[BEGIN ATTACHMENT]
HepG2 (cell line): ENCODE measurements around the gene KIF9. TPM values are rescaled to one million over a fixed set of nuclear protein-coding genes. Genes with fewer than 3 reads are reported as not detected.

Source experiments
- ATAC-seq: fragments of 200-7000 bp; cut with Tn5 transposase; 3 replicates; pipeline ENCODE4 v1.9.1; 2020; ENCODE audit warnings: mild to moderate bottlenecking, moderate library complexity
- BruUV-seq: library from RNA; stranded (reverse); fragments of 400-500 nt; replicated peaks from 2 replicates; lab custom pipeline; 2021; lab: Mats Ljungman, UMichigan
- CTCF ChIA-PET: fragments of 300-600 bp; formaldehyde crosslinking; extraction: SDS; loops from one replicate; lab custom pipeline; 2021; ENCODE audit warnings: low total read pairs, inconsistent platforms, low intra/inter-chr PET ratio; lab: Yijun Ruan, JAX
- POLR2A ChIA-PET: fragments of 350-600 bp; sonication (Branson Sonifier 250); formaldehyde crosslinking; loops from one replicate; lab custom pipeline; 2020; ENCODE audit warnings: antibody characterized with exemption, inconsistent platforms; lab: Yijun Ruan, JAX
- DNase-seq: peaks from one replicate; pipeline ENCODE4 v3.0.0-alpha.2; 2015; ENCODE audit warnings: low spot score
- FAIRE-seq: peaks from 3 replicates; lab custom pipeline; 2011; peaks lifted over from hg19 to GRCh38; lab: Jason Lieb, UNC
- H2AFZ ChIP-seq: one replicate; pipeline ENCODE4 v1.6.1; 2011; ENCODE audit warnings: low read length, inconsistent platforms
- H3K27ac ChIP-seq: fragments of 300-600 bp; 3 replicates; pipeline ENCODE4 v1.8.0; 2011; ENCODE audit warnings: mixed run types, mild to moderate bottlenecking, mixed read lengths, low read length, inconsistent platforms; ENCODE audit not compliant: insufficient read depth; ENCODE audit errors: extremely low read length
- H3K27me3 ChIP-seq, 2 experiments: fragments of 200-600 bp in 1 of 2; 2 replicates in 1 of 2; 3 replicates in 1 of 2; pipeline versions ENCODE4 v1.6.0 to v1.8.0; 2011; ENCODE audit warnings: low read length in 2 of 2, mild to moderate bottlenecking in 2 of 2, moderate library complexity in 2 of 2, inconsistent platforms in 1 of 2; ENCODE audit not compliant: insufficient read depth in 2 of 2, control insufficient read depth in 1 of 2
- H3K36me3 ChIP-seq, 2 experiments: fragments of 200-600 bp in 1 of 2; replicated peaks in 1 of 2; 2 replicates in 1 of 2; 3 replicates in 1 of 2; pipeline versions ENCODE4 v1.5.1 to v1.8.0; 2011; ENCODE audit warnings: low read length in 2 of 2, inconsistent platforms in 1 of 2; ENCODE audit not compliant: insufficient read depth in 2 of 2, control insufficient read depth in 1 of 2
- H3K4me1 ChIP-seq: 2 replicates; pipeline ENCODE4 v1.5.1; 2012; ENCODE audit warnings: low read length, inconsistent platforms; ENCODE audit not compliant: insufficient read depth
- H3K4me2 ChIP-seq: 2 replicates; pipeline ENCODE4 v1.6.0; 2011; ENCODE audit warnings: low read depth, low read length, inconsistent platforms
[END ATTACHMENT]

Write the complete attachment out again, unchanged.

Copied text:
HepG2 (cell line): ENCODE measurements around the gene KIF9. TPM values are rescaled to one million over a fixed set of nuclear protein-coding genes. Genes with fewer than 3 reads are reported as not detected.

Source experiments
- ATAC-seq: fragments of 200-7000 bp; cut with Tn5 transposase; 3 replicates; pipeline ENCODE4 v1.9.1; 2020; ENCODE audit warnings: mild to moderate bottlenecking, moderate library complexity
- BruUV-seq: library from RNA; stranded (reverse); fragments of 400-500 nt; replicated peaks from 2 replicates; lab custom pipeline; 2021; lab: Mats Ljungman, UMichigan
- CTCF ChIA-PET: fragments of 300-600 bp; formaldehyde crosslinking; extraction: SDS; loops from one replicate; lab custom pipeline; 2021; ENCODE audit warnings: low total read pairs, inconsistent platforms, low intra/inter-chr PET ratio; lab: Yijun Ruan, JAX
- POLR2A ChIA-PET: fragments of 350-600 bp; sonication (Branson Sonifier 250); formaldehyde crosslinking; loops from one replicate; lab custom pipeline; 2020; ENCODE audit warnings: antibody characterized with exemption, inconsistent platforms; lab: Yijun Ruan, JAX
- DNase-seq: peaks from one replicate; pipeline ENCODE4 v3.0.0-alpha.2; 2015; ENCODE audit warnings: low spot score
- FAIRE-seq: peaks from 3 replicates; lab custom pipeline; 2011; peaks lifted over from hg19 to GRCh38; lab: Jason Lieb, UNC
- H2AFZ ChIP-seq: one replicate; pipeline ENCODE4 v1.6.1; 2011; ENCODE audit warnings: low read length, inconsistent platforms
- H3K27ac ChIP-seq: fragments of 300-600 bp; 3 replicates; pipeline ENCODE4 v1.8.0; 2011; ENCODE audit warnings: mixed run types, mild to moderate bottlenecking, mixed read lengths, low read length, inconsistent platforms; ENCODE audit not compliant: insufficient read depth; ENCODE audit errors: extremely low read length
- H3K27me3 ChIP-seq, 2 experiments: fragments of 200-600 bp in 1 of 2; 2 replicates in 1 of 2; 3 replicates in 1 of 2; pipeline versions ENCODE4 v1.6.0 to v1.8.0; 2011; ENCODE audit warnings: low read length in 2 of 2, mild to moderate bottlenecking in 2 of 2, moderate library complexity in 2 of 2, inconsistent platforms in 1 of 2; ENCODE audit not compliant: insufficient read depth in 2 of 2, control insufficient read depth in 1 of 2
- H3K36me3 ChIP-seq, 2 experiments: fragments of 200-600 bp in 1 of 2; replicated peaks in 1 of 2; 2 replicates in 1 of 2; 3 replicates in 1 of 2; pipeline versions ENCODE4 v1.5.1 to v1.8.0; 2011; ENCODE audit warnings: low read length in 2 of 2, inconsistent platforms in 1 of 2; ENCODE audit not compliant: insufficient read depth in 2 of 2, control insufficient read depth in 1 of 2
- H3K4me1 ChIP-seq: 2 replicates; pipeline ENCODE4 v1.5.1; 2012; ENCODE audit warnings: low read length, inconsistent platforms; ENCODE audit not compliant: insufficient read depth
- H3K4me2 ChIP-seq: 2 replicates; pipeline ENCODE4 v1.6.0; 2011; ENCODE audit warnings: low read depth, low read length, inconsistent platforms